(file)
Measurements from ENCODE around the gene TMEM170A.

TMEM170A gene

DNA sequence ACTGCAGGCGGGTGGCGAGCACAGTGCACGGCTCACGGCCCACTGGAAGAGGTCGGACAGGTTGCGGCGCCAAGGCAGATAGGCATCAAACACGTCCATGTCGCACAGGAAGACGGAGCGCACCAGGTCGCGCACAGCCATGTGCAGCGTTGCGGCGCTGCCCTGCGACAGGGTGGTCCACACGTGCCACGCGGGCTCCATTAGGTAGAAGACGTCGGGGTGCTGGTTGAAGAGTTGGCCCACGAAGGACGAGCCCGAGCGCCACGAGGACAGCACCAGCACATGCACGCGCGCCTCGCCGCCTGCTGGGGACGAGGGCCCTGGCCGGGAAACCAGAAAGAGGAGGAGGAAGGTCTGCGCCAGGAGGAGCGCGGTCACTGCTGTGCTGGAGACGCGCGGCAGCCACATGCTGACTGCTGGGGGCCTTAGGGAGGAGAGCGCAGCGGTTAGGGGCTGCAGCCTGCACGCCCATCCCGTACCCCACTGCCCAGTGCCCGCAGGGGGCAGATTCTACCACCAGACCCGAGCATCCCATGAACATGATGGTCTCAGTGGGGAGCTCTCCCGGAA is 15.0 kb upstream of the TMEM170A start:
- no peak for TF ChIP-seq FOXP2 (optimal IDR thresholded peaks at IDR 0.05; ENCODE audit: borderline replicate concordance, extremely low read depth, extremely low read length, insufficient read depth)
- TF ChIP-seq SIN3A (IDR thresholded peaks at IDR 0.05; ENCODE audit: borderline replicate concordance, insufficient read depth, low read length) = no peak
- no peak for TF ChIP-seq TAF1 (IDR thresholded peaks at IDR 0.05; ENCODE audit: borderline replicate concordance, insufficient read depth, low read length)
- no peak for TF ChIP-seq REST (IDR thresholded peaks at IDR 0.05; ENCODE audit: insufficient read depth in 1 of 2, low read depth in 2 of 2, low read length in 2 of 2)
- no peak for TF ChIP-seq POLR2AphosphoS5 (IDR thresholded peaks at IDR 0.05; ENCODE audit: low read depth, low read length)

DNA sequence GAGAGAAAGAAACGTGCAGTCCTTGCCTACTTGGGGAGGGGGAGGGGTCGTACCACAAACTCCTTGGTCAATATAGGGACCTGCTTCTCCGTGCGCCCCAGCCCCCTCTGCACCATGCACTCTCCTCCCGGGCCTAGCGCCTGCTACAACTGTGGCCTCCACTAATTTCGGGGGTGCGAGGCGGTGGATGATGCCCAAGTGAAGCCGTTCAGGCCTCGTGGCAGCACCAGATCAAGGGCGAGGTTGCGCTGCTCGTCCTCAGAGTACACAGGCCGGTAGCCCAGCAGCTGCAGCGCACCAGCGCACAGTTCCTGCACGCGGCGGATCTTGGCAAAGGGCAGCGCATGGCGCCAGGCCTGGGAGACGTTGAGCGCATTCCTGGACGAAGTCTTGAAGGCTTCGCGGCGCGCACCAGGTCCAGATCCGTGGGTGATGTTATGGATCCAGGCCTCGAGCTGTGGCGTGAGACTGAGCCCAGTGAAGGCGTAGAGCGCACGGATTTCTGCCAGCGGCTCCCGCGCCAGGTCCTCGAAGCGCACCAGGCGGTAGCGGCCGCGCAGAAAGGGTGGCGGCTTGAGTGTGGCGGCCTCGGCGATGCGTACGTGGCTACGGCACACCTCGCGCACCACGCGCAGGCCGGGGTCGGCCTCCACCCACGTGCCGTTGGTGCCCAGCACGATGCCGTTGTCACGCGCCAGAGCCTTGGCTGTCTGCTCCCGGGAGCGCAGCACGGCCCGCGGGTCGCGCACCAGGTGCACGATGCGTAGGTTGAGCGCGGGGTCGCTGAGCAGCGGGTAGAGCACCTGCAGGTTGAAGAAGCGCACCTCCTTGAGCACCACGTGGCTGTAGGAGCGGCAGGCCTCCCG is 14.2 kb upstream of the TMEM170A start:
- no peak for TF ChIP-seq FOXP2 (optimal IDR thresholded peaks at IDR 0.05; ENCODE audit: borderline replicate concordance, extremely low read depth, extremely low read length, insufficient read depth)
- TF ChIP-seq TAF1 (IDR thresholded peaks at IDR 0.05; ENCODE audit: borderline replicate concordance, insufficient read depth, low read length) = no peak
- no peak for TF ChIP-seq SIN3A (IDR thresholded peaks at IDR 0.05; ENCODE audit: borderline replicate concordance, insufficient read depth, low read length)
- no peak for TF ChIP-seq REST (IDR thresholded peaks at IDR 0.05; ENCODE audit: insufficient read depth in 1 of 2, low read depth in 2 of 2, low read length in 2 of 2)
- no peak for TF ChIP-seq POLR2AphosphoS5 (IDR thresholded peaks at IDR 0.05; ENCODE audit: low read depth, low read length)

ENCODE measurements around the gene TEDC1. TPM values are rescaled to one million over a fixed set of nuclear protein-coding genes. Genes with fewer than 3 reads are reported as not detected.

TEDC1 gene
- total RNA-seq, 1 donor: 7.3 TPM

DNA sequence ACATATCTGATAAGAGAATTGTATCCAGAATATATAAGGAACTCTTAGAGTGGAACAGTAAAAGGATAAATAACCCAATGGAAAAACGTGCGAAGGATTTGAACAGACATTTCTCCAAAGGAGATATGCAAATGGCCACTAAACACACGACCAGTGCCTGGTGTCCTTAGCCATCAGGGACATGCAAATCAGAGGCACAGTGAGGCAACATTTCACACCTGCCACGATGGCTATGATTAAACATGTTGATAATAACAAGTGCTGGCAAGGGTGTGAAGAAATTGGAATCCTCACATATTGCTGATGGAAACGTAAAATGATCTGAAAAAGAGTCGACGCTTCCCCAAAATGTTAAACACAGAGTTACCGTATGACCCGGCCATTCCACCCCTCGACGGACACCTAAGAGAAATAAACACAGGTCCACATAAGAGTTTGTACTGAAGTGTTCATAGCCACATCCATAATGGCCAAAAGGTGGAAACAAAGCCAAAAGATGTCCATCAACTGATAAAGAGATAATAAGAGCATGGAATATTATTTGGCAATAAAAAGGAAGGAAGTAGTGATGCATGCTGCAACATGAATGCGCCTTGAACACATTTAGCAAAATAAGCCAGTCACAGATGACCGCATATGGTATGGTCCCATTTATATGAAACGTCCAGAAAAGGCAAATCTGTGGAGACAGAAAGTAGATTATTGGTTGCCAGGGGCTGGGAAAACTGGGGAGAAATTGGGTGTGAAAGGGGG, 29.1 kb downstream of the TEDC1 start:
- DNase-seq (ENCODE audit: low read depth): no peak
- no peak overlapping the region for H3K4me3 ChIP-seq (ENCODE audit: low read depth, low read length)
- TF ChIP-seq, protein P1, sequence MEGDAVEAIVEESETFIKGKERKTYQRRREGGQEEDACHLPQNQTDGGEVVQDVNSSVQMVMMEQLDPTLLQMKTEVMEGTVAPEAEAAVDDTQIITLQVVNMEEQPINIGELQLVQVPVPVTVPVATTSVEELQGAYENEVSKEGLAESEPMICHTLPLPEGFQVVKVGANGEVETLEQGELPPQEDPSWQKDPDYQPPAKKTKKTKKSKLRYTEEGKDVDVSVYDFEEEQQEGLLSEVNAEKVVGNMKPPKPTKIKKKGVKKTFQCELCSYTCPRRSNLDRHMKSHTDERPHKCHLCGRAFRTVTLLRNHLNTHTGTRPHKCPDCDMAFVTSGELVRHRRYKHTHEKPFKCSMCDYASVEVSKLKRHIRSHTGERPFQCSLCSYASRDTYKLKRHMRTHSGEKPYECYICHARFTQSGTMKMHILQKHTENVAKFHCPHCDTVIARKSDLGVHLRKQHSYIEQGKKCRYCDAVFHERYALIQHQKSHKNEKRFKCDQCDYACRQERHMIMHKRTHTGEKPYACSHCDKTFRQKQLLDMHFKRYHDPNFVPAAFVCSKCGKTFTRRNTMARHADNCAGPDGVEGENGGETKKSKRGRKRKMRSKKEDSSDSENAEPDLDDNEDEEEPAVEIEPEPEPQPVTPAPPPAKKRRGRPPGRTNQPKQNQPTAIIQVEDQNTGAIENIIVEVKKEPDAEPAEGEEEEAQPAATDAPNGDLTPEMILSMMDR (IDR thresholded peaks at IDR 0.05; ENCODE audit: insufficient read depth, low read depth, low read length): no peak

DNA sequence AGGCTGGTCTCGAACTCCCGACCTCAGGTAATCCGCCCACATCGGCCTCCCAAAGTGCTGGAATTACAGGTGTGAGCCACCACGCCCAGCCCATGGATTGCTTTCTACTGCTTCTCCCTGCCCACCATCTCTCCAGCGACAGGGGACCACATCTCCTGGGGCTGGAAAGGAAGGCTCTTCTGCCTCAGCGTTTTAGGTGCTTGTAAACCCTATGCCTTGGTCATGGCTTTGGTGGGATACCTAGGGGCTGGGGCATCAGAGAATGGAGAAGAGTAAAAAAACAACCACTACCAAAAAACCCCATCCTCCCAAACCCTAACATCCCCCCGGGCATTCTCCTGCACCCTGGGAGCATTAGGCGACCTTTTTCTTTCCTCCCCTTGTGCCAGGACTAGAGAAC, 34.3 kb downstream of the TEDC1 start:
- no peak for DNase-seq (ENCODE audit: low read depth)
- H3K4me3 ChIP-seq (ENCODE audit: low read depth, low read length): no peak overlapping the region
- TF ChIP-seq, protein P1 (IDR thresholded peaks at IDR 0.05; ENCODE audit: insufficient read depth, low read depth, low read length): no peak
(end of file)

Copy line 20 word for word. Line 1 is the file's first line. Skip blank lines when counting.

- no peak overlapping the region for H3K4me3 ChIP-seq (ENCODE audit: low read depth, low read length)